Immensely popular Netflix documentary series Making a Murderer is most likely returning for its second season in 2017.
While Netflix execs didn’t reveal the exact date of the Season 2 premiere, Netflix’s vice-president of original content, Cindy Holland, said: “The story is still ongoing, so you will see new episodes coming sometime this year as this story continues to unfold. We don’t know when, for sure, new episodes will be coming.”
Apparently, even Netflix employees are being kept in the dark about the exact premiere date of any new episodes.
According to a statement released on Netflix’s website, the “next chapter” will give viewers an in-depth look at the post-conviction process that faced convicted murderer Steven Avery and his co-defendant and nephew, Brendan Dassey. The new episodes will also focus on Avery’s lawyer, Kathleen Zellner, who publicly took on the case (pro bono) and has been revealing her findings, step-by-step, on Twitter. It’s assumed that Season 2 will also examine Zellner’s strategy and the approach she’s going to take in terms of Avery’s appeal.
“Laura and Moira [Demos and Ricciardi, respectively, the Making a Murderer filmmakers] are shooting regularly [in Manitowoc County] and working on what the right story is to tell in the next set, so we’re deferring to them on when it will be ready,” continued Holland. “Very few people inside of Netflix actually know the details of what we’re getting, because we’re wanting to keep it really under wraps, and it is an ongoing case so we’re trying to be sensitive to that.”
Dassey was nearly released from prison in November 2016, but a quick last-minute motion saw him remain behind bars.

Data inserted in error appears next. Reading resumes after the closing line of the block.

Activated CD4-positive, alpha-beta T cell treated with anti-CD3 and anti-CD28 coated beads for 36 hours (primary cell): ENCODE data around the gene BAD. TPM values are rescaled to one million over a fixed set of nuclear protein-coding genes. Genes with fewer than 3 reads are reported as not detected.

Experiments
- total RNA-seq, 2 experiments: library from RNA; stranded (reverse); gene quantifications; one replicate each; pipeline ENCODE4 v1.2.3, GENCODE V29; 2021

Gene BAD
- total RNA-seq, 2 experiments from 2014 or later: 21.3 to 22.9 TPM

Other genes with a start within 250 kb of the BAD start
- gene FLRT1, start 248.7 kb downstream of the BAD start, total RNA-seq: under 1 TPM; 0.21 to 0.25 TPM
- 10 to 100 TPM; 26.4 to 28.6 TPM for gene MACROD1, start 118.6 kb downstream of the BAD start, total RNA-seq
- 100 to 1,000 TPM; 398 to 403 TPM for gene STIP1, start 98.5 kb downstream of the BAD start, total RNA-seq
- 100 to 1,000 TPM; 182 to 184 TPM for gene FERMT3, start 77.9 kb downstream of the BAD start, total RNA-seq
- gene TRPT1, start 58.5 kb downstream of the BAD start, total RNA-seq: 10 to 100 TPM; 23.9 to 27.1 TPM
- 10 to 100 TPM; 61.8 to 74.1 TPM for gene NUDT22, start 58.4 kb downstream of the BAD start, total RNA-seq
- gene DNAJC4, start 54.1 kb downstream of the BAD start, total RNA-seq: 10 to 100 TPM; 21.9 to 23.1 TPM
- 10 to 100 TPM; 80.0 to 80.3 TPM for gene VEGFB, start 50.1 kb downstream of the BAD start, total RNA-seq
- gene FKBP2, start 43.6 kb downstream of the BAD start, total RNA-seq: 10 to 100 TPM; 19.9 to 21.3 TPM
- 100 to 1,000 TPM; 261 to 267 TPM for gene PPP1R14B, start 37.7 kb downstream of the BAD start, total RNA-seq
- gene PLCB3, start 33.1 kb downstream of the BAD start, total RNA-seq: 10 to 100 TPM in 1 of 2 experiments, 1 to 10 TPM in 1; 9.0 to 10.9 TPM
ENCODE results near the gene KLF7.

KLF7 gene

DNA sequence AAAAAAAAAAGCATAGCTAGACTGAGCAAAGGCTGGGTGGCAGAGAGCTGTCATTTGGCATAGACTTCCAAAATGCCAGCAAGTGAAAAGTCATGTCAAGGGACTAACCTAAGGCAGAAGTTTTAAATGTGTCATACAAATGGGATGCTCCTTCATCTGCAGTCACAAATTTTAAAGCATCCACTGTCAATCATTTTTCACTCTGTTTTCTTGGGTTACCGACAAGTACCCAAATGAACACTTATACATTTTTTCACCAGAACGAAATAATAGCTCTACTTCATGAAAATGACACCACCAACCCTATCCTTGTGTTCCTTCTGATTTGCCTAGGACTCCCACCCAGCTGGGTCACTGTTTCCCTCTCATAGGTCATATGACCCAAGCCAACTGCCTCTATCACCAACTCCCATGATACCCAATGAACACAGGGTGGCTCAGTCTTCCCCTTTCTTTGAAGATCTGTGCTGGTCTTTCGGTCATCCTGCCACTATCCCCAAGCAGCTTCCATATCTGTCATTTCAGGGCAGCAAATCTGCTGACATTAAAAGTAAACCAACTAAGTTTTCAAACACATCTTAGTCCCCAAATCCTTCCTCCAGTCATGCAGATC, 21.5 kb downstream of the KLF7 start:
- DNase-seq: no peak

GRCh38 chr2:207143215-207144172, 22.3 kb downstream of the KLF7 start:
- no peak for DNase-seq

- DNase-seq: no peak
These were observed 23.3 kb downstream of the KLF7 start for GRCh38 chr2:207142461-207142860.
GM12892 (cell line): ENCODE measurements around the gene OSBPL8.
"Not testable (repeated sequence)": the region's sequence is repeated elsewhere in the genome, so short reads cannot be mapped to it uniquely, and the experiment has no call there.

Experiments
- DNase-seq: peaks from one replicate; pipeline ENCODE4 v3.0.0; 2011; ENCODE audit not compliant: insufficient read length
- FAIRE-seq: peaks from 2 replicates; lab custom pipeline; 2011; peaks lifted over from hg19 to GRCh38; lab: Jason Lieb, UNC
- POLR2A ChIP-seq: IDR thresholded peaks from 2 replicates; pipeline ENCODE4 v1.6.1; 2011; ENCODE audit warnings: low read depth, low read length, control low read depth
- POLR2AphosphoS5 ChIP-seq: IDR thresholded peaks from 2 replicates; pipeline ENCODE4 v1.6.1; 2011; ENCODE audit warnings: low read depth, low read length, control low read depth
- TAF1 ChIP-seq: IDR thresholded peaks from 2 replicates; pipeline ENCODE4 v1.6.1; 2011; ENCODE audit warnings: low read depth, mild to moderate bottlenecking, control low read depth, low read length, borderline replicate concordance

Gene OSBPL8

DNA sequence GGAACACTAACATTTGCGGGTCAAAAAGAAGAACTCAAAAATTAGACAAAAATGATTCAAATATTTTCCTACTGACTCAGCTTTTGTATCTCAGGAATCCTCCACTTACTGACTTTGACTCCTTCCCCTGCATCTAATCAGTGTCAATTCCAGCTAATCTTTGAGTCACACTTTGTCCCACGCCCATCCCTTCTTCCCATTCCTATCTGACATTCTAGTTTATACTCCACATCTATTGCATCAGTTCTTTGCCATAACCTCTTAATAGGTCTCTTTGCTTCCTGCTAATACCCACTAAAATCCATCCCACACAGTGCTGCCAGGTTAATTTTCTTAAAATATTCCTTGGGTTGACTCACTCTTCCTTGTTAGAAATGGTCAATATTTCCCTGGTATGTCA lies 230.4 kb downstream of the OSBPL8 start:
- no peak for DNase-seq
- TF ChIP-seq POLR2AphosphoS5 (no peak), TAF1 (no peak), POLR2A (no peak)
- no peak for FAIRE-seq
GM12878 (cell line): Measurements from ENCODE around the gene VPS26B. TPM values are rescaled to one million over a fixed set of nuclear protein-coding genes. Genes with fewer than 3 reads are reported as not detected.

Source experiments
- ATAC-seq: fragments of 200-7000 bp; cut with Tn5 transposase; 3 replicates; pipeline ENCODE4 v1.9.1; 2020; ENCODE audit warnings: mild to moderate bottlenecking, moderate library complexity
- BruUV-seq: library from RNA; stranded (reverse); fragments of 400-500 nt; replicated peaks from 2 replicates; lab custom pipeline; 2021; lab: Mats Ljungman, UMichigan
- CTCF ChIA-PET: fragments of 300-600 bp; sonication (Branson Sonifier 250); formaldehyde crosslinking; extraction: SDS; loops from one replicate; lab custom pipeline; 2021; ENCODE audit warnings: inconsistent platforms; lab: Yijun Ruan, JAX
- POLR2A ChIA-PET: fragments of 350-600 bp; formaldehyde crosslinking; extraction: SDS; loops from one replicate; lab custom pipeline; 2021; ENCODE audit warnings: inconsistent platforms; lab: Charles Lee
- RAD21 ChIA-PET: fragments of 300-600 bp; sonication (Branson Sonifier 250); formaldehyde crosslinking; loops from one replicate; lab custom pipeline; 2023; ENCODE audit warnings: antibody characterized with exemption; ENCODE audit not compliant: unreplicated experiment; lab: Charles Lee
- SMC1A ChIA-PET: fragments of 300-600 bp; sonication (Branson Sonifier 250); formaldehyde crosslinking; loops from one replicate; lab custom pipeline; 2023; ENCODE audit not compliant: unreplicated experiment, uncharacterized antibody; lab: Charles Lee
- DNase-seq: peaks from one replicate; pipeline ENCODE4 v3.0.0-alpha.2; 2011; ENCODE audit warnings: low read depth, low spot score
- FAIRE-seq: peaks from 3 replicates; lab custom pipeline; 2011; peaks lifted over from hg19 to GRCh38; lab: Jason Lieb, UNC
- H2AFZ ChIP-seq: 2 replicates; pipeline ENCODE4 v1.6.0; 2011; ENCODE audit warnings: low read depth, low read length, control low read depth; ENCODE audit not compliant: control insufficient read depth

Netflix’s Making a Murderer is a documentary series that follows the case of Wisconsin native Avery. The 53-year-old is currently serving a life sentence (without the possibility for parole) for the murder of Teresa Halbach and illegally possessing a firearm. He’s currently in the process of filing an appeal.
The series calls into question the investigation and trial that put Avery and Dassey behind bars, and alleges the investigators and police in the case planted evidence and otherwise manipulated the outcome of the trial.
He had previously been jailed for 18 years for a sexual assault in 1985, and was exonerated in that case by DNA evidence discovered in 2003. Two years later, Avery brought a US$36-million lawsuit against Manitowoc County, Wis., for the wrongful conviction.
Since joining (and taking the lead on) Avery’s defence, Zellner has been working to poke holes in the prosecution’s case. Not only has she stated that she and her team have an “airtight alibi” for Avery, she has also claimed to have a new suspect in the murder of Halbach.
Manitowoc County police never looked into the suspect, and Zellner believes it’s further evidence that Avery was framed.
“They used forensic science to convict [Avery], and I’ll be using it to convict them of planting the evidence,” she has said.
“Half of my exoneration cases have led to the apprehension of the real killer,” Zellner said. “I’ve probably solved way more murder cases than most homicide detectives.”